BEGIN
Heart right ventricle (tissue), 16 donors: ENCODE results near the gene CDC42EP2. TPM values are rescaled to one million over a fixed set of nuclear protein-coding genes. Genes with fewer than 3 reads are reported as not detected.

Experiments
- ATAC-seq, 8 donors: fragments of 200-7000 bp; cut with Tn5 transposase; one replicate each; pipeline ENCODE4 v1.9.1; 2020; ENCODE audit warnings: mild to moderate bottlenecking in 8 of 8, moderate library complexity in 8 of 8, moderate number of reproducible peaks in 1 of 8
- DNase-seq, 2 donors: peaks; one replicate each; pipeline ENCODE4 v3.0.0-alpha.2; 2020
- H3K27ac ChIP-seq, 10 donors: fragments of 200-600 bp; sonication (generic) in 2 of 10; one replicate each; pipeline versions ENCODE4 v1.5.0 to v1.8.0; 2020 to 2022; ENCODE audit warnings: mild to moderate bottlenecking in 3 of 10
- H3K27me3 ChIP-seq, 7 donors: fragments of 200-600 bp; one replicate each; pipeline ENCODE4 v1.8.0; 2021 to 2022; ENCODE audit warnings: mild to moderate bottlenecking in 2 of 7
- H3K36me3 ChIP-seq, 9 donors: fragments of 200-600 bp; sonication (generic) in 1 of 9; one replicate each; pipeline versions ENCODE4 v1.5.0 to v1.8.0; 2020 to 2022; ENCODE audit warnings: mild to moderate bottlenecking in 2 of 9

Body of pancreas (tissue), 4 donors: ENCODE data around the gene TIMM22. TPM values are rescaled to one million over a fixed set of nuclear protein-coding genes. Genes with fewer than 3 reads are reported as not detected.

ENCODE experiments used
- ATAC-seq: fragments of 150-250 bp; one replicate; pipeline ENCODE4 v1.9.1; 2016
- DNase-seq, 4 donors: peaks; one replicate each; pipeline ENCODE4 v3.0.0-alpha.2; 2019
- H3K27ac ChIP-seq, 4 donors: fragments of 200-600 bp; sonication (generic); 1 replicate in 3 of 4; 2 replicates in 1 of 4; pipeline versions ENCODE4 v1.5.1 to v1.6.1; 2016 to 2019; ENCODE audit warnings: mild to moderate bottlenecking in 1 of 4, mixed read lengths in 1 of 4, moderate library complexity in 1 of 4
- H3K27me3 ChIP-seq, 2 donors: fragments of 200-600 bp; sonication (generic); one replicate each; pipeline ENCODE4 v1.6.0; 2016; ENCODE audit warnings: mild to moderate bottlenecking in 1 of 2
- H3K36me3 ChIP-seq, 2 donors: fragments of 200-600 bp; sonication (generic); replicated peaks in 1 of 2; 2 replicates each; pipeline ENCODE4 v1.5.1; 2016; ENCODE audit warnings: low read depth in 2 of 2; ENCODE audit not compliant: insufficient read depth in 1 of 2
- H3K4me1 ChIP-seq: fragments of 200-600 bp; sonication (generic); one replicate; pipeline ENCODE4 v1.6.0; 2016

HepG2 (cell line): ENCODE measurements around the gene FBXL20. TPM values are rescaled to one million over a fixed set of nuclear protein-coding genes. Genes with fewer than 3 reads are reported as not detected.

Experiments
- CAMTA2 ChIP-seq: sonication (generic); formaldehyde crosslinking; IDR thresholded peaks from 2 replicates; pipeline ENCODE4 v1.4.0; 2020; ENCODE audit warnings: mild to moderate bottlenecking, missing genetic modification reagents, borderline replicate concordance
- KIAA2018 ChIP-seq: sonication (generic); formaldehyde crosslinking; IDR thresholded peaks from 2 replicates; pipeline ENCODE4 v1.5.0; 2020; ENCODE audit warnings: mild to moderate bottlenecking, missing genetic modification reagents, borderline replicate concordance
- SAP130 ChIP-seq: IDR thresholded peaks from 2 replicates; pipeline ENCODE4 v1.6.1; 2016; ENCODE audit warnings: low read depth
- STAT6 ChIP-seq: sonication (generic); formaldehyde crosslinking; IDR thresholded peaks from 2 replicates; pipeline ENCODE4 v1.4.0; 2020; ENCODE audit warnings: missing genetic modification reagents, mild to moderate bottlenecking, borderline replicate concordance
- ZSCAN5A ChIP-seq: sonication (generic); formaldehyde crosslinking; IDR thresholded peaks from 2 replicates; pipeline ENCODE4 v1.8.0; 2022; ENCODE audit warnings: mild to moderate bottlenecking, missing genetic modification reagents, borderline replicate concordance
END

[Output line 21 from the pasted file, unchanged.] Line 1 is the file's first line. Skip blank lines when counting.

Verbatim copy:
- STAT6 ChIP-seq: sonication (generic); formaldehyde crosslinking; IDR thresholded peaks from 2 replicates; pipeline ENCODE4 v1.4.0; 2020; ENCODE audit warnings: missing genetic modification reagents, mild to moderate bottlenecking, borderline replicate concordance